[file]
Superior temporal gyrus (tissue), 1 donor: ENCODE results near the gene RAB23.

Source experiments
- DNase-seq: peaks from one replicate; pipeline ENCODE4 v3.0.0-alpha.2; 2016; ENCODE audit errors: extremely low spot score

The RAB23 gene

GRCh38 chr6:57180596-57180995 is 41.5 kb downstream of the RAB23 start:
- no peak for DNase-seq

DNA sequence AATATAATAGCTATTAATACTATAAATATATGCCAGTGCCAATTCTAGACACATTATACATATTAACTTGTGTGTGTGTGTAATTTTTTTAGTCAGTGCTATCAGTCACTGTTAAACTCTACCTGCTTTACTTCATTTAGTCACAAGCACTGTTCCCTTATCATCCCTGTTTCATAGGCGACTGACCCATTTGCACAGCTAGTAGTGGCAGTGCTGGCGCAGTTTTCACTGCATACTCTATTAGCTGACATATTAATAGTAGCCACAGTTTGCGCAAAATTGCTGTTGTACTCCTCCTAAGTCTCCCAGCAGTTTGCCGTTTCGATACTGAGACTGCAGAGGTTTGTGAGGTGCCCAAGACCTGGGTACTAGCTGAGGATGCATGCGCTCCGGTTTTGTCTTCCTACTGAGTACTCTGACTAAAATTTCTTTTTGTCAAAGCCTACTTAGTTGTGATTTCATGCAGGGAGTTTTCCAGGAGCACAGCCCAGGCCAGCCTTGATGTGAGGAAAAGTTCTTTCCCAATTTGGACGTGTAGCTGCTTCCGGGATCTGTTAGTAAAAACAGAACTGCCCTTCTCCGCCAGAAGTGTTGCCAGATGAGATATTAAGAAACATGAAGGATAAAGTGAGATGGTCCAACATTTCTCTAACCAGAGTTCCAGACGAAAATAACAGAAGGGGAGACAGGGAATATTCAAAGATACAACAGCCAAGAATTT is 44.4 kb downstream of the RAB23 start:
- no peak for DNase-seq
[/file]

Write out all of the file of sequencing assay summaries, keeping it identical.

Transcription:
Superior temporal gyrus (tissue), 1 donor: ENCODE results near the gene RAB23.

Source experiments
- DNase-seq: peaks from one replicate; pipeline ENCODE4 v3.0.0-alpha.2; 2016; ENCODE audit errors: extremely low spot score

The RAB23 gene

GRCh38 chr6:57180596-57180995 is 41.5 kb downstream of the RAB23 start:
- no peak for DNase-seq

DNA sequence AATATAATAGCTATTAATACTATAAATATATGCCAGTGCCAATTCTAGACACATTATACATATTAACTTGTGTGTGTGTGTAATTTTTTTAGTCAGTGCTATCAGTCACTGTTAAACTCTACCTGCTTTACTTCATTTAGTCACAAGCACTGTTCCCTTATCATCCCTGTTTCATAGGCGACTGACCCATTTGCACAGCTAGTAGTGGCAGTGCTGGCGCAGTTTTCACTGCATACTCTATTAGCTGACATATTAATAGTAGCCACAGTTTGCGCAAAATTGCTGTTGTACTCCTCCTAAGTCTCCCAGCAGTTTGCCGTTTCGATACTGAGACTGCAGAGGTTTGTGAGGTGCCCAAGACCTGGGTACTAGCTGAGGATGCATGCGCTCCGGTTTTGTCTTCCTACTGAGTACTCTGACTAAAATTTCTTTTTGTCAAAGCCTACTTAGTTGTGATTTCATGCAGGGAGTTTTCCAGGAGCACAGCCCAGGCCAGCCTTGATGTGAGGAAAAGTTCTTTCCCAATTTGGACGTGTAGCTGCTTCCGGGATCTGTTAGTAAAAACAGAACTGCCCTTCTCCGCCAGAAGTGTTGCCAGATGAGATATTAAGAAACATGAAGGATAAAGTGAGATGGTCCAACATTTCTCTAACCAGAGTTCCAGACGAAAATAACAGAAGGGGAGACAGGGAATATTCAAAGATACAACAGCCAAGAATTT is 44.4 kb downstream of the RAB23 start:
- no peak for DNase-seq